Roig had a simple but bold policy. He signed big. But he also signed hungry - players who had obvious talent but who had, somehow, failed to prosper at more fêted clubs. Players such as Riquelme. And Diego Forlan. And Juan Pablo Sorin. Indeed, Villarreal are awash with South Americans, including their Chilean coach, Manuel Pellegrini, with Roig believing they have the professionalism and ruthless edge to succeed, alongside obvious skill.
Forlan is the holder of the Golden Shoe, his 25 goals for Villarreal last season making him, with Henry, Europe's most potent scorer. And this from the Man-chester United misfit. Little wonder the Uruguayan says: "We are living a dream and we can only hope that it doesn't stop." Sorin, similarly, has been transformed from a player who struggled at Barça and Juve to become the captain of Argentina, while Riquelme is his country's creative hub who led England such a merry dance last autumn.
It is the latter who sums up the Villarreal effect. "They did rescue me when things were far from perfect at Barcelona," says the 27-year-old who signed, initially on loan, in 2003 after just one year at the Nou Camp. "It's not that I was treated badly or that I dislike the club - not at all.
"But I enjoy very much the affection for, and the enjoyment of, my style of playing which are on offer here at Villarreal. I've had the great good fortune already in my life to play for a 'great' club in Boca Juniors and I like the fact that Villarreal is a club where the president's goal is to grow in stature and ambition every single year. It's what I emphasised last season when everyone got so excited about us finishing third in La Liga.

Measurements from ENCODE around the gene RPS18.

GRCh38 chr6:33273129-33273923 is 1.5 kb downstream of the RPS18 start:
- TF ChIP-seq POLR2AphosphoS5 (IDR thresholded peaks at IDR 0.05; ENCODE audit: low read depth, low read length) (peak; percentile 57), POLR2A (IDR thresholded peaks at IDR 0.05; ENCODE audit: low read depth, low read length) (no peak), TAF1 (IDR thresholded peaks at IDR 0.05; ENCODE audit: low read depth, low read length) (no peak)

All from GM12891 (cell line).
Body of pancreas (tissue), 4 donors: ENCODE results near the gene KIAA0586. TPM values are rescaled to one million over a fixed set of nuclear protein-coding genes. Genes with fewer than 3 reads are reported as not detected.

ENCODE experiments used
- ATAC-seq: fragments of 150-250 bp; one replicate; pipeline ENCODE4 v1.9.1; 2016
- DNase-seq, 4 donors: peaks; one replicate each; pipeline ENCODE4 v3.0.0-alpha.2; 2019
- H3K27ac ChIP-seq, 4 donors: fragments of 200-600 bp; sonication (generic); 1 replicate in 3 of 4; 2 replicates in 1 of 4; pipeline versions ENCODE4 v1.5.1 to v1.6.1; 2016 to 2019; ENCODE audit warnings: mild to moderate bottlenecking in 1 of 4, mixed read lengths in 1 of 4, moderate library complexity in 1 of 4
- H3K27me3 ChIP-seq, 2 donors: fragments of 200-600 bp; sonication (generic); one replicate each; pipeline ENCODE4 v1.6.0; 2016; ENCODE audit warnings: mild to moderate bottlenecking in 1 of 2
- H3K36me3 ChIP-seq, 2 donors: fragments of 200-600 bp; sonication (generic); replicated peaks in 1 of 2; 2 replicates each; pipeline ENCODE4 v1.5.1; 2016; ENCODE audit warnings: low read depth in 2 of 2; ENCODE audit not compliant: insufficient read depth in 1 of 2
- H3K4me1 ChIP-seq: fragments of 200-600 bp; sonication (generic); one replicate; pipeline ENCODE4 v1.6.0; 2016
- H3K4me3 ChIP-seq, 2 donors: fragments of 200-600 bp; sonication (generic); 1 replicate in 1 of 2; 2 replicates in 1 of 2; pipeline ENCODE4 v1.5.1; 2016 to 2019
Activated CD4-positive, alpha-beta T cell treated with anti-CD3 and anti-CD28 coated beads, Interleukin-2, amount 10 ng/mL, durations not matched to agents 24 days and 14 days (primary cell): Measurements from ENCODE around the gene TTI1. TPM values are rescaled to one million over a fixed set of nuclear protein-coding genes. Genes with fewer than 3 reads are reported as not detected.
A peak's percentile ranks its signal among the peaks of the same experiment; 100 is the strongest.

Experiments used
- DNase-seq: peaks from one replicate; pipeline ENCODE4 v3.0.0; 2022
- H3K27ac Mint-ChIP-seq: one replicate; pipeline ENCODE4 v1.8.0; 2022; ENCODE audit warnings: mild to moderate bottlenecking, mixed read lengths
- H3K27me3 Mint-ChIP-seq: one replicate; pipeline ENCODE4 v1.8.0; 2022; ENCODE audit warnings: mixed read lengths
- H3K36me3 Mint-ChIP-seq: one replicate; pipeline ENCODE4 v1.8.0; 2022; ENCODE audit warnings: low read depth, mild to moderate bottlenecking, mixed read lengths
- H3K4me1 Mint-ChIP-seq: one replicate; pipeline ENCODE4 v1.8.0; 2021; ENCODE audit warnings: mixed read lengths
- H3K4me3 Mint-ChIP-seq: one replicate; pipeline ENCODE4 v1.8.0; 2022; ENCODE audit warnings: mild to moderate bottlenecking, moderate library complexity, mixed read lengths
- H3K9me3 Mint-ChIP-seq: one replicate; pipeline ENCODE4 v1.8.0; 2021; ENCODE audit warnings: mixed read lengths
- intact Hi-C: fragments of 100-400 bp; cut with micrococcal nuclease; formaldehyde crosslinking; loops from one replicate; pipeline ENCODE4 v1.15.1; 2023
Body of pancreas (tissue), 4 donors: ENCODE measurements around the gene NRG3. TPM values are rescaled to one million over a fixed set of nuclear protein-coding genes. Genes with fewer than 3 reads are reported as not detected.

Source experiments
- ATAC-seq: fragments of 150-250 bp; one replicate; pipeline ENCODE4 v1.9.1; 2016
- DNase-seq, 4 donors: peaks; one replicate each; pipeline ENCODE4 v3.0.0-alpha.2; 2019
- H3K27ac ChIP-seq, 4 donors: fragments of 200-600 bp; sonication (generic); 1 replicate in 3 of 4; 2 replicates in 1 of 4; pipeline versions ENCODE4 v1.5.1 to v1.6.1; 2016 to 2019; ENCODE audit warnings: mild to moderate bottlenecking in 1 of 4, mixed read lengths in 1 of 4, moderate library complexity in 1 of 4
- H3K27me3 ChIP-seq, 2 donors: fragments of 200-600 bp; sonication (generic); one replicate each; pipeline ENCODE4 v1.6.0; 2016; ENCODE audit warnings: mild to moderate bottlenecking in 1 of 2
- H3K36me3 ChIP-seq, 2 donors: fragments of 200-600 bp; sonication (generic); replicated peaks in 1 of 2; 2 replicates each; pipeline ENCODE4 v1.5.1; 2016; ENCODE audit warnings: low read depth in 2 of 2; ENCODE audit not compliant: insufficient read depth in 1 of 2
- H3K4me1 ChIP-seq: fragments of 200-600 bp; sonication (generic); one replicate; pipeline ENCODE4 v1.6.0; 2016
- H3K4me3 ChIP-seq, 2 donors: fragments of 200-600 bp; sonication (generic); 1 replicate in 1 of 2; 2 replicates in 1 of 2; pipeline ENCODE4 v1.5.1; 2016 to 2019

"I pointed out that the players had to keep pushing and fighting in order to achieve more. Now that opportunity has arrived."
Roig also knows - as with Henry at Arsenal - other clubs are circling for Riquelme, including United and Inter, two of those conquered this season. "He's under contract to us for this and three more seasons, and although there is a buy-out clause in Roman's contract, it is well over €40m [£28m] and a club would have to pay every cent of that in order to get near him," Roig says.
Riquelme's worth cannot just be summed up in monetary terms. His team-mate, the Italian defender Alesso Tacchinardi, who won the Champions' League with Juventus in 1996, says simply: "Roman is a footballing superstar, a world-class player who raises this team above itself and who it is a privilege to play alongside. Arsenal are a fine side with exciting players, but we are ready for them." Wenger, Henry and Arsenal have been warned.
Riquelme for a dream: Anatomy of a European conqueror
Juan Roman Riquelme's £7m move from Boca Juniors to Barcelona ended unhappily as he failed to make an impression. The suspicion exists that he prefers to be a big fish in a small pond like Villarreal. Can blow hot and cold.
An old-style, put-his-foot-on-the-ball Argentinian playmaker who can change the rhythm of a game and control his team's tempo. Last season the Spanish newspaper Marca awarded him the title of "Most Artistic Player".
Riquelme has been criticised for being too slow. But he has a deceptive surging power to go with his balance and poise, and he is not averse to the odd hand-off to find a way through defences.
Great disguise and an eye for the decisive pass. Riquelme remains calm in possession, while his wonderful close control gives him time on the ball. Has the skill to carve up the tightest defence. Gently destructive.
Has a very powerful shot and is not afraid to try his luck from distance or unlikely angles. Also provides excellent delivery from free-kicks. Can play off either foot.Reuse content